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Wheh a call to vote has to be acknowledged


Guest Thomas Reichhold

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Guest Thomas Reichhold

At a board of Directors meeting a motion was made and seconded then opened for discussion.After minutes of discussion a Board member said "I call for the vote".At that time one member still had their hand up to be heard and another member put their hand up after call was made.The President running the meeting looked and said "I see two people still have their hands up,do I call on them or take the vote"? Someone said take the vote so he did.My question is this was this correct procedure or should he have heard the two members before taking vote?

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At a board of Directors meeting a motion was made and seconded then opened for discussion.

After minutes of discussion a Board member said "I call for the vote".

At that time one member still had their hand up to be heard and another member put their hand up after call was made.

The President running the meeting looked and said "I see two people still have their hands up,do I call on them or take the vote"?

Someone said take the vote so he did.

Was this correct procedure

or should he have heard the two members before taking vote?

Wait! -- "Take the vote ..." -- on WHAT?

• on the motion to close debate?

• on the pending question (the motion on the floor at the time the member move to close debate, what you say, "call for the vote")?

In general:

The chair is NOT to recognize members for purposes of debate once the Previous Question (namely, the motion to close debate) is moved and seconded.

Once the Previous Question is moved and seconded, a vote is taken on the Previous Question.

• If adopted, then you vote on the pending question. -- That is, DEBATE IS CLOSED.

• If rejected, then DEBATE CONTINUES, and the chair continues to call on members.

It's in control of the assembly, whether the assembly wishes to allow the final two members to speak.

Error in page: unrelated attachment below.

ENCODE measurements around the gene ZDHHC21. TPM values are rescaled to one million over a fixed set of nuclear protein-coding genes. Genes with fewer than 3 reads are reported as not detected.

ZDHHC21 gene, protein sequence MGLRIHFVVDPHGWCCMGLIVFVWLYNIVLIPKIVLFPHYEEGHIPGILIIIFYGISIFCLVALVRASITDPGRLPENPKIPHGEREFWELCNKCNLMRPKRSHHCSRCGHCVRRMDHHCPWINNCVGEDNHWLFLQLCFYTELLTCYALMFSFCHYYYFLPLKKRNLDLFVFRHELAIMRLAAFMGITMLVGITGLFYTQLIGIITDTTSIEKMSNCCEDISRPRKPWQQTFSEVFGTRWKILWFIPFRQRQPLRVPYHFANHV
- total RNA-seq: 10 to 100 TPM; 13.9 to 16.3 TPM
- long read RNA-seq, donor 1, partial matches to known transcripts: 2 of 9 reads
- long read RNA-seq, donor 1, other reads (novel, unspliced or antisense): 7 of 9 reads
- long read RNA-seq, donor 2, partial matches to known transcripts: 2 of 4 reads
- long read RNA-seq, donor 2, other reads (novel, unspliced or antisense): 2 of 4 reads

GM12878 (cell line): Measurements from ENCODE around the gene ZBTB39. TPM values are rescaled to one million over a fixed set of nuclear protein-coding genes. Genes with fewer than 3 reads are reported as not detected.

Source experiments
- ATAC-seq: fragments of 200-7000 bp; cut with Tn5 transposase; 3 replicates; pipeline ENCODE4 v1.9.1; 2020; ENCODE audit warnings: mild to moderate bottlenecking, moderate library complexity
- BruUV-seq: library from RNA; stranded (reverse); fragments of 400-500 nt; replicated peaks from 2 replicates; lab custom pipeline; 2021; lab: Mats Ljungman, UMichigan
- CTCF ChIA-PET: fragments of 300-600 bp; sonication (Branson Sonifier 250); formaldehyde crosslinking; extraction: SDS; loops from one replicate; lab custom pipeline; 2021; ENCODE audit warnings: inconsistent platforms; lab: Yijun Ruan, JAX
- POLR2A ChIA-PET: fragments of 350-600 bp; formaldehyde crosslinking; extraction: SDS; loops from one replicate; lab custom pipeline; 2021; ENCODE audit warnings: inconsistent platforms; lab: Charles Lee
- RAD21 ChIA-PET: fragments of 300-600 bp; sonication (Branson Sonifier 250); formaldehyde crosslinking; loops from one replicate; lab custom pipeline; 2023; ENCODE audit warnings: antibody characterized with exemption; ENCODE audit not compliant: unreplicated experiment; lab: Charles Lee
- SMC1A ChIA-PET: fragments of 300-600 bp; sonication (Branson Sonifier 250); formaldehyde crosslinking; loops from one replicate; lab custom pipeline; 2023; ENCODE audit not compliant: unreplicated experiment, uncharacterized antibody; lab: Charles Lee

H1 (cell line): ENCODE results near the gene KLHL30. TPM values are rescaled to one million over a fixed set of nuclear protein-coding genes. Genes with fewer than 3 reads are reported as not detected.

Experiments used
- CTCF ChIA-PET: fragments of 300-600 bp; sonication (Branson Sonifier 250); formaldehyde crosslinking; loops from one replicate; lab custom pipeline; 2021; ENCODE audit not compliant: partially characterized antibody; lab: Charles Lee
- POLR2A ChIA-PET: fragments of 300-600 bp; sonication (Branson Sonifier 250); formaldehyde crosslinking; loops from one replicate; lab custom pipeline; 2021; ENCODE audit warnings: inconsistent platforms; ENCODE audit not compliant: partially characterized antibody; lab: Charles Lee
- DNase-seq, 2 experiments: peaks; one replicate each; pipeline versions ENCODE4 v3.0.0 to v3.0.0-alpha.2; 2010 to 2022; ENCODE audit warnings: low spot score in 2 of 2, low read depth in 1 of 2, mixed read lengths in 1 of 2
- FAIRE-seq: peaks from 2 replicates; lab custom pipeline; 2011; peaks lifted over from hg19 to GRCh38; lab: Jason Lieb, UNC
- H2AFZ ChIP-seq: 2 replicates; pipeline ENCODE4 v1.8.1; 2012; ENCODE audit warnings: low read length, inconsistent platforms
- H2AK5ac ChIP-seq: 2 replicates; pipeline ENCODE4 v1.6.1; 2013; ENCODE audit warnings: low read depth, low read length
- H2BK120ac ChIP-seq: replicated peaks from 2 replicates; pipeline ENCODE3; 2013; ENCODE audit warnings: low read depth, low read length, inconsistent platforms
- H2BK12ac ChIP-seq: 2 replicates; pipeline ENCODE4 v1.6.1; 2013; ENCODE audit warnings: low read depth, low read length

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At a board of Directors meeting a motion was made and seconded then opened for discussion.After minutes of discussion a Board member said "I call for the vote".At that time one member still had their hand up to be heard and another member put their hand up after call was made.The President running the meeting looked and said "I see two people still have their hands up,do I call on them or take the vote"? Someone said take the vote so he did.My question is this was this correct procedure or should he have heard the two members before taking vote?

The chair should ignore (or possibly reprimand) anyone who blurts out "I call for the vote" without being recognized. A motion for the Previous Question may not interrupt someone who has the floor, and it is the chair's duty to protect the speaker from interruption.

The member wishing to end debate should have awaited recognition along with the two people wishing to speak on the motion, and if recognized, should have said "I move the Previous Question". This motion requires a second, is not debatable, and needs a two-thirds vote to pass, not just someone else blurting out agreement. If adopted, debate ends, and the matter being considered proceeds to a vote immediately. If the motion is not passed, then debate continues.

The practice of calling out is rude and discourteous, and should be stepped on like a bug. And in small boards and committees, the motion for the Previous Question is not appropriate to begin with. How big was this meeting?

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